Let’s OOP from scratch

So, you landed on this page with some OOP (Object Oriented Programming) knowledge, and want to get more of it. Right?

In this article, I would like to provide how you can exercise your OOP skill from scratch.


A simple program without too much restriction (or better, convention) will encounter some of OOP pattern problems, and I will try to provide some insight on when to think about them.

Think outside of frameworks

If you’ve done some web app development, you’re probably already familiar with a web dev framework of some kind.

In today’s programming languages, it’s critical to adapt web conventions. Rails flourished in a way that it brought MVC pattern so incorporated into its framework, that people can just start a new project and grow it in a way the pattern forces you to follow.

That’s great, until you realize there’s more to it. If you want to make architectural decisions during the development of the product, you’ll need to think outside of the box the framework has given to you.

How to learn OOP from scratch

One way to do it is to write your own web framework. If you’ve read enough code in that language, you’ve probably become fluent enough to be able to read the code of some smaller web framework libraries. In Ruby, a lot of people grab Sinatra and gem unpack it to understand how it’s abstracting a request/response cycle.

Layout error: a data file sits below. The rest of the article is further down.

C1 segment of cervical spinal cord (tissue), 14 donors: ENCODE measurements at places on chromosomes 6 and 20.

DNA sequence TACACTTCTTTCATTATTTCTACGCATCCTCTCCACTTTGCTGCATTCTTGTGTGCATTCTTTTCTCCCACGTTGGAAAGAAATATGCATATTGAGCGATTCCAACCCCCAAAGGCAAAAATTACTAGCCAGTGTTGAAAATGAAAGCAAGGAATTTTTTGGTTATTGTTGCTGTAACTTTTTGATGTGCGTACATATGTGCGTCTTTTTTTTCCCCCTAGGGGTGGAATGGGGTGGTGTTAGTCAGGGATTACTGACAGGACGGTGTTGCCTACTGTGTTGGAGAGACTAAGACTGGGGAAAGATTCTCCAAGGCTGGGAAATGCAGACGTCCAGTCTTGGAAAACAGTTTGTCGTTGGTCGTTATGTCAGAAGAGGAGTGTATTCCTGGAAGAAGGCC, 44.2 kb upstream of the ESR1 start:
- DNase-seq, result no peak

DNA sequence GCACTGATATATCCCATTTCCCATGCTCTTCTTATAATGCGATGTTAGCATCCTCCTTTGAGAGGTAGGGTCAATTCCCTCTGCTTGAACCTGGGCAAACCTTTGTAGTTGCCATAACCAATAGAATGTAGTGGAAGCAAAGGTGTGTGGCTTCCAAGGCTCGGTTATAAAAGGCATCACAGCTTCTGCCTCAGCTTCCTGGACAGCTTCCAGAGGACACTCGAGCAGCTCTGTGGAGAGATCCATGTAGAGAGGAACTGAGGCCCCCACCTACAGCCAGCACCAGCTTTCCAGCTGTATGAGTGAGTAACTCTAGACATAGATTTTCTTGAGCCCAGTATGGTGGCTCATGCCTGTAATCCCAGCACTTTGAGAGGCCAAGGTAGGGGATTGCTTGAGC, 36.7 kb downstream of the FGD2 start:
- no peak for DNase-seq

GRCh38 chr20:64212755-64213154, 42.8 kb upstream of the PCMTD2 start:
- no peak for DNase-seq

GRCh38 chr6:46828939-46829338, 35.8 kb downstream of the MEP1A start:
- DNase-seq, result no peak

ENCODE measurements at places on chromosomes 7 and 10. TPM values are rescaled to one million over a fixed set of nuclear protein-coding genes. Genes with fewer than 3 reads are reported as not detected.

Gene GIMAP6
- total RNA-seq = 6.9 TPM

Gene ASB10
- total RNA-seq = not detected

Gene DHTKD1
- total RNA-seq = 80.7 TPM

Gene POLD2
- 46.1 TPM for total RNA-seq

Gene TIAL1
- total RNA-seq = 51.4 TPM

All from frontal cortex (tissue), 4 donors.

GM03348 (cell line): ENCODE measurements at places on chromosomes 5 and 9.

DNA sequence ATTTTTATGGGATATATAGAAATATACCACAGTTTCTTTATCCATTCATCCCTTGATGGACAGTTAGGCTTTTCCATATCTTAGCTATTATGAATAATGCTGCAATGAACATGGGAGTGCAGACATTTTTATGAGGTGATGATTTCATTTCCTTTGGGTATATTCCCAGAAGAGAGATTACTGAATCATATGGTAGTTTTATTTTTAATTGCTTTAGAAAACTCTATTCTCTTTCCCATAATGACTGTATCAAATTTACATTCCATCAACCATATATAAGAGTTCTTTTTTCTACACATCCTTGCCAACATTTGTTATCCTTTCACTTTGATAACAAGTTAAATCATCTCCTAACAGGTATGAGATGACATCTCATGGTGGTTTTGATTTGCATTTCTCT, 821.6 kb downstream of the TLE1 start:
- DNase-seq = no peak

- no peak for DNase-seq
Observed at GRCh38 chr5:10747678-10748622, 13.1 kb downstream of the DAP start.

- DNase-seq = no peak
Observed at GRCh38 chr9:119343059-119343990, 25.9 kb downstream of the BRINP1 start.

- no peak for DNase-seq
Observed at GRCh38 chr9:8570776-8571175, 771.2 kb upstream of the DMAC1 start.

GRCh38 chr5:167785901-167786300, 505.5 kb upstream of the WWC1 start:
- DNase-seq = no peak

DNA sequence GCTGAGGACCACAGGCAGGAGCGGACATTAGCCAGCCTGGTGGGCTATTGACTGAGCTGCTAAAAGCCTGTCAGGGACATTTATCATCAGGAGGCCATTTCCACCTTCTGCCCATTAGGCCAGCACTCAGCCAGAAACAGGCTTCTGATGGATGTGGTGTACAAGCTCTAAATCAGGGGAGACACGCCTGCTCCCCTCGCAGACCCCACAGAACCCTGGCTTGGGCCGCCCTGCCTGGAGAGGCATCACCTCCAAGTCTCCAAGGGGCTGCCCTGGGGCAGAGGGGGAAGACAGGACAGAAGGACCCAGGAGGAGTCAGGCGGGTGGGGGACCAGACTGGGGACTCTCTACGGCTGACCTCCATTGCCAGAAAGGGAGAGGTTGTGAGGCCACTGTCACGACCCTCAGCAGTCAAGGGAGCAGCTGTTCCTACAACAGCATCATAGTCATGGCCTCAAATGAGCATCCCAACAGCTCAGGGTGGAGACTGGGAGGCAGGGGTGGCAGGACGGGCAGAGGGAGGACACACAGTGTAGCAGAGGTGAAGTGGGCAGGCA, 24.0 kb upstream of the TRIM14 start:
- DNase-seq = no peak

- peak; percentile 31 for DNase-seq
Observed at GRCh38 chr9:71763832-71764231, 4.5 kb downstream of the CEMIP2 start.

And another way, which I’m about to try, is to build a simple script that you start from scratch, and observe when the codebase gets entangled.

This approach will not only make you aware of the common design patterns, but also embeds its knowledge into your context. When you embody knowledge that ties with your own experience, you remember better. It survives the time of generalization, and you will be comfortable applying that pattern into some of your future projects.

So here we go.

I suggest you to use a language that you’re most comfortable with (so that you don’t reach out for libraries that do heavy-lifting for you). Also, the code you’re about to write should satisfy following two criteria.

  1. It should be small enough, so that you can finish the first iteration within one slot of your time (e.g. 2 hours after work, or half a day on weekends)
  2. You’re passionate about the field so that it’s easy for you to come up with feature requests by yourself.

In my case, because I have a passion for game programming, I came up with a simple console-based simulation game with Ruby.

A. First, find out the domain of your code

Code is being defined in its domain; the domain defines its overall structure regardless of the details.

In my case, I’m building a game. A game is, in its ultimate abstraction, a series of inputs and outputs that both changes upon each other.

When a new input arrives, an output differs. When output is being transferred to the player, she provides new input in order to get closer to the goal: winning the game. So, often times, the game template starts with laying down a “main” loop representing one game cycle, and within the loop accepts inputs and commands outputs.